This Fiscal Transparency Evaluation (FTE) report assesses Mexico’s fiscal transparency practices against the IMF’s Fiscal Transparency Code (FTC), including the draft pillar on resource revenue management. Mexico scores relatively well when compared with other Latin American countries and emerging market economies that have undergone a FTE. Out of the 48 principles across four pillars in the FTC, Mexico meets 16 principles at the basic level, 9 principles at the good level and 15 principles at the advanced level, while one principle does not apply. Fiscal transparency practices are strongest in the areas of resource revenue management and fiscal forecasting and budgeting, while the scores on fiscal risks analysis and management are lower.
International Monetary Fund. Western Hemisphere Dept.
This Selected Issues paper assesses the economic impact of Mexico’s structural reforms. The Mexican authorities have been implementing an ambitious structural reform agenda in a coordinated effort to lift productivity growth. The reforms have targeted a broad range of industries; dissolved state monopolies; and addressed labor market, education, and governance shortcomings. The analysis suggests that external headwinds have masked evidence that the reforms are achieving many of the intended transformations in the targeted sectors. Priority should go to reforms targeting the rule of law and attendant improvements in security and reduction of corruption. These will not only improve the business environment but are key to the success of existing reform efforts.
The Research Summaries in this issue of the IMF Research Bulletin cover “Tax Capacity and Growth” (by Vitor Gaspar, Laura Jaramillo, and Philippe Wingender), and “U.S. Shale Revolution and Its Spillover Effects on the Global Economy” (Ravi Balakrishnan, Keiko Honjo, Akito Matsumoto, and Andrea Pescatori). The Q&A coauthored by Amadou Sy and Mariama Sow covers “Seven Questions about the Relationship between Country Finance and Governance.” A listing of recent IMF Working Papers, Staff Discussion Notes, and Recommended Readings from IMF Publications is included in the IMF Research Bulletin. Readers can also find news on free-to-view articles from IMF Economic Review and a call for conference papers in this issue of the Bulletin.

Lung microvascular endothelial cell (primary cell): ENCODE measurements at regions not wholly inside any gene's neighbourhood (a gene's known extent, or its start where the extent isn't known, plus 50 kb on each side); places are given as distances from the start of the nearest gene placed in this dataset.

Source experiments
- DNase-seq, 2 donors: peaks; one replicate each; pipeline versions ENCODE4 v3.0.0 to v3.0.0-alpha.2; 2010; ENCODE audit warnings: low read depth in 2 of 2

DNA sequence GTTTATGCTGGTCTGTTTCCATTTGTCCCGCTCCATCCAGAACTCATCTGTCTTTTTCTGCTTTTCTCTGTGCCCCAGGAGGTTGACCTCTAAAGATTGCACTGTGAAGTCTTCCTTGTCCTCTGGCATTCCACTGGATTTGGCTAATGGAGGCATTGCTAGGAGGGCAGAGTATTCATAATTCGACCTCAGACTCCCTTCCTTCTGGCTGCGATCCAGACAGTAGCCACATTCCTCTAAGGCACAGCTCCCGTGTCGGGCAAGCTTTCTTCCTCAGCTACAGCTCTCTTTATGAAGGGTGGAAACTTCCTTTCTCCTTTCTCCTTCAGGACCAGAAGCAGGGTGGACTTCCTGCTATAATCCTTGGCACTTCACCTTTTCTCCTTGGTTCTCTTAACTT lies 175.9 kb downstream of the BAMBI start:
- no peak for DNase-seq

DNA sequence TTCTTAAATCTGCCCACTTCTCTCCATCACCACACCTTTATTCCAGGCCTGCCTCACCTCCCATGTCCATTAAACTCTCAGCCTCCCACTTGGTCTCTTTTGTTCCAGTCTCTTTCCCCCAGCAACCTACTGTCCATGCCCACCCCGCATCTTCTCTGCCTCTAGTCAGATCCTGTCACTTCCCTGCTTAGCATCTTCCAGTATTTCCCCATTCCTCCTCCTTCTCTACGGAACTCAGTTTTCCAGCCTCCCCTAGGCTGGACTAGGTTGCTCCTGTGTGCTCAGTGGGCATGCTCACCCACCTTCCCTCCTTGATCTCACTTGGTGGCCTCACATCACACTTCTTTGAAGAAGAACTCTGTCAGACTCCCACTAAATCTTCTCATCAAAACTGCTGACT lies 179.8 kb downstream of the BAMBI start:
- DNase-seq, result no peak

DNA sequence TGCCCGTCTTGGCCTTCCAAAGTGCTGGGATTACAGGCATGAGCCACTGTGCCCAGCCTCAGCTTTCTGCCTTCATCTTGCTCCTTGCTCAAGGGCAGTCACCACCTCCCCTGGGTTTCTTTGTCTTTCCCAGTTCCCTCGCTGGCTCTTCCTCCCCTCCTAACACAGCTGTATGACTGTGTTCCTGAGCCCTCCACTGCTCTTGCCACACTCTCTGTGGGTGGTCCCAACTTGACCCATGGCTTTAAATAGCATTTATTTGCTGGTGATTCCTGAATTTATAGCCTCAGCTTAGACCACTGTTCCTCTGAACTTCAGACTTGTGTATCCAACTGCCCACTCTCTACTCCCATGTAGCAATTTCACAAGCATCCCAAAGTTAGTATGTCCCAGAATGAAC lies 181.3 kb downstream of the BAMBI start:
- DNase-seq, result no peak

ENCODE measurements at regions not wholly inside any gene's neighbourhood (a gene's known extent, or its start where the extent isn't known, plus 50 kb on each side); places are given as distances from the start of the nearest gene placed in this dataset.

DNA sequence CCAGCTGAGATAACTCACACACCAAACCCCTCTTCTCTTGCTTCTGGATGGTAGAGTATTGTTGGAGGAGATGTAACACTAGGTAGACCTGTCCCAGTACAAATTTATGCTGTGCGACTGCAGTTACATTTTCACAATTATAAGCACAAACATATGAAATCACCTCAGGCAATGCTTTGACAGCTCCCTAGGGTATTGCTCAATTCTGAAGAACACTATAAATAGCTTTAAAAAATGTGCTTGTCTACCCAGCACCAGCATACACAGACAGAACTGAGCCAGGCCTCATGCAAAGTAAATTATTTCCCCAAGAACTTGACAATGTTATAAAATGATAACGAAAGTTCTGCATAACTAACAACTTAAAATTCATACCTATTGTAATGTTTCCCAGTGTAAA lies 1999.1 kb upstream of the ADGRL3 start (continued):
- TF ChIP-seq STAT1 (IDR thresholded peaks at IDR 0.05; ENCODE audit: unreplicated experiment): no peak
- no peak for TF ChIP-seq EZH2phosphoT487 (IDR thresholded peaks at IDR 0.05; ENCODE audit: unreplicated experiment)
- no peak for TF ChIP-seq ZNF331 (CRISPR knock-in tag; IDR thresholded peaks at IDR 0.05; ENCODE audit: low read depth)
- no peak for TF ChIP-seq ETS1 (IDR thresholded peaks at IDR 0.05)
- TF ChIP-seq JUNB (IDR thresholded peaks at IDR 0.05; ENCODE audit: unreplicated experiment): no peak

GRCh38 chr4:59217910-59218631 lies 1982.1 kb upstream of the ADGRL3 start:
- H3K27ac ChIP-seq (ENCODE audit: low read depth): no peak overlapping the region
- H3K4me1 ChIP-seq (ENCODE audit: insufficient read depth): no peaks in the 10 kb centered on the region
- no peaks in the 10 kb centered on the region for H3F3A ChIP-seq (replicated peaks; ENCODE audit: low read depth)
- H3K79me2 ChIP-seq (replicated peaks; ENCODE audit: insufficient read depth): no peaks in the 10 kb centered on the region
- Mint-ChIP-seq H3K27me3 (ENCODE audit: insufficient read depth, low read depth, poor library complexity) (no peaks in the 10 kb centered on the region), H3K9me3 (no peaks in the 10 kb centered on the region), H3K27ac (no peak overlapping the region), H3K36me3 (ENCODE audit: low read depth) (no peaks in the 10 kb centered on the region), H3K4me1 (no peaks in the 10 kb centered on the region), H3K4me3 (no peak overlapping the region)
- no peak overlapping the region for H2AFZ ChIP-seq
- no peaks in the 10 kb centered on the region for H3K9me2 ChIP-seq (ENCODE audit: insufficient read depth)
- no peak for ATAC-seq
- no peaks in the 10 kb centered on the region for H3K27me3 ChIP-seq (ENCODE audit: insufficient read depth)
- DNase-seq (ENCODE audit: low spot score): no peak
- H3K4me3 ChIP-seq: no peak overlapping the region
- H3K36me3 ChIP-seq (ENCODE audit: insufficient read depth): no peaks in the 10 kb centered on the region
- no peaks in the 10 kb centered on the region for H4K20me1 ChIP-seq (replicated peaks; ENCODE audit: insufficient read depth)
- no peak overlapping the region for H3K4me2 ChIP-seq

The December issue of the Research Bulletin looks at “Seven Questions about Climate Change” (Rabah Arezki and Akito Matsumoto). The Research Summaries review “Winning the Oil Lottery: The Impact of Natural Resource Extraction on Growth” (Tiago Cavalcanti, Daniel Da Mata, and Frederik Toscani) and “Malaysia: Achieving High-Income Status through Resilience and Inclusive Growth” (Alex Mourmouras and Naimh Sheridan). The issue also includes regular updates on new IMF Working Papers, Staff Discussion Notes, IMF books, and the IMF Economic Review.
The recent boom in unconventional energy production is transforming the energy landscape in North America, with important implications for global energy markets and the broader competitiveness outlook.
This book, within a unifying policy perspective, examines the impact the upsurge in energy production has had on the manufacturing sectors of the United States, Canada, and Mexico, and of the region as a whole, which produces nearly a quarter of the world’s energy.